of
complex number In mathematics, a complex number is an element of a number system that contains the real numbers and a specific element denoted , called the imaginary unit, and satisfying the equation . Moreover, every complex number can be expressed in the for ...

complex number
s are sometimes referred to as unitary spaces. The first usage of the concept of a vector space with an inner product is due to
Giuseppe Peano Giuseppe Peano (; ; 27 August 1858 – 20 April 1932) was an Italian mathematician A mathematician is someone who uses an extensive knowledge of mathematics Mathematics (from Ancient Greek, Greek: ) includes the study of such topics as ...

Giuseppe Peano
, in 1898. An inner product naturally induces an associated
norm Norm, the Norm or NORM may refer to: In academic disciplines * Norm (geology), an estimate of the idealised mineral content of a rock * Norm (philosophy) Norms are concepts ( sentences) of practical import, oriented to effecting an action, rat ...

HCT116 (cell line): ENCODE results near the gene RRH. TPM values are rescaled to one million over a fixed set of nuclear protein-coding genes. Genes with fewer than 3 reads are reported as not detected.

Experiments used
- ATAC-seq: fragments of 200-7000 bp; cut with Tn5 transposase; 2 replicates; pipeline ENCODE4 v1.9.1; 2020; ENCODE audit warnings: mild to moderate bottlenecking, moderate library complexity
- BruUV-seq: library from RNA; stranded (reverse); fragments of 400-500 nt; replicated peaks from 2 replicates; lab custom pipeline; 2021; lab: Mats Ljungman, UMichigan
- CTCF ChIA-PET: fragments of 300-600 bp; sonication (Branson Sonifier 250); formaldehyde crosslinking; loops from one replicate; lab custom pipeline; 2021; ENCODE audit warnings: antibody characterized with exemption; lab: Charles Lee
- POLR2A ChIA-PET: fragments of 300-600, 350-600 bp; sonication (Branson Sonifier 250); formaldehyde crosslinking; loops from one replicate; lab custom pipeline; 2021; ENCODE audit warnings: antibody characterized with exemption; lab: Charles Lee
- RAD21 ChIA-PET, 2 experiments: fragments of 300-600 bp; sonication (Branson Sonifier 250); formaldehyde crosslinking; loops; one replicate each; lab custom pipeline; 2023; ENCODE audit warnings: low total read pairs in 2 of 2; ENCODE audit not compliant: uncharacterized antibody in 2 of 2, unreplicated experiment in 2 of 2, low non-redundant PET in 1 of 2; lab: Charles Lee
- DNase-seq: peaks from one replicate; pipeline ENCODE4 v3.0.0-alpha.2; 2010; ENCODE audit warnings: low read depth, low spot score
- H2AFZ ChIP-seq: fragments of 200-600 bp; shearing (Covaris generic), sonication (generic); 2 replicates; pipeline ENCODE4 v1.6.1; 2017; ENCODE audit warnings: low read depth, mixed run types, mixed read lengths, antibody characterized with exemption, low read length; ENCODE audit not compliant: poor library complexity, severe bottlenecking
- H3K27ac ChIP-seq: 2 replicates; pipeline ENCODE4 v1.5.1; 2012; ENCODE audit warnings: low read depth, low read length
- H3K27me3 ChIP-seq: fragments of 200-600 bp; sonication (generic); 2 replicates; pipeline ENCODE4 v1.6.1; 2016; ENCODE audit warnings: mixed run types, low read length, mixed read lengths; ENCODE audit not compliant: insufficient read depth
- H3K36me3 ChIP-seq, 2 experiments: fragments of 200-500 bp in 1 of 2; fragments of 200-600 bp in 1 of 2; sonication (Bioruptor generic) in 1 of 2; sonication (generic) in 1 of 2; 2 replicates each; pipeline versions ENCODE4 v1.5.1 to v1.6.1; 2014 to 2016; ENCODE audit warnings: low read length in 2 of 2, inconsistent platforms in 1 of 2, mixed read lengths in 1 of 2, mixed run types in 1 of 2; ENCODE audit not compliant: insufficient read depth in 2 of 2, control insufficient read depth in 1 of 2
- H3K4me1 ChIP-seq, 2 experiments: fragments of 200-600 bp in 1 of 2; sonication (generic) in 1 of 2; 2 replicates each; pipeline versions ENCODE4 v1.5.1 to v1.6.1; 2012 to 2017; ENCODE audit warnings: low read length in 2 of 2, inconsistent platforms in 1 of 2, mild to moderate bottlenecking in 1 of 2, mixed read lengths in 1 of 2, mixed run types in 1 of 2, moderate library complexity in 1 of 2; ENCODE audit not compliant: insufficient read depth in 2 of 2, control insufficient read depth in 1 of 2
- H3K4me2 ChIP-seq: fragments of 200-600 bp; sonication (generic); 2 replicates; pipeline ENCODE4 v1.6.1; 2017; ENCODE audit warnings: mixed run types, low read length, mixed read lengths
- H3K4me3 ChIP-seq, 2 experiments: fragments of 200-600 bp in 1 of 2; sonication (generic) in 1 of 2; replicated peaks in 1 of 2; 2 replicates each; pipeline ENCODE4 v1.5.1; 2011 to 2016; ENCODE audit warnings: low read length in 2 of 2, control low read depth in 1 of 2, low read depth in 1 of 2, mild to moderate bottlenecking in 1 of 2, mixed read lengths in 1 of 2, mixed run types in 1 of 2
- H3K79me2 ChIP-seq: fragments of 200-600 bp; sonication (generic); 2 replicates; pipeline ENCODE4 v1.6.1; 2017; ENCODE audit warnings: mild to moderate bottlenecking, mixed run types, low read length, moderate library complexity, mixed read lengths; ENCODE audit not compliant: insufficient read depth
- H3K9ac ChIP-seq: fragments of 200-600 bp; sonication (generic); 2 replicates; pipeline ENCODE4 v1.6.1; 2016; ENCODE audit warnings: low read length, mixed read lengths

, (denoted , x, and , y, in the picture); so, every inner product space is a
normed vector space In mathematics Mathematics (from Greek: ) includes the study of such topics as numbers ( and ), formulas and related structures (), shapes and spaces in which they are contained (), and quantities and their changes ( and ). There is no g ...
. If this normed space is also complete (that is, a
Banach space In mathematics Mathematics (from Greek: ) includes the study of such topics as numbers (arithmetic and number theory), formulas and related structures (algebra), shapes and spaces in which they are contained (geometry), and quantities and th ...
) then the inner product space is a
Hilbert space In mathematics Mathematics (from Greek: ) includes the study of such topics as numbers (arithmetic and number theory), formulas and related structures (algebra), shapes and spaces in which they are contained (geometry), and quantities and ...
. If an inner product space is not a Hilbert space, it can be ''extended'' by completion to a Hilbert space \overline. This means that H is a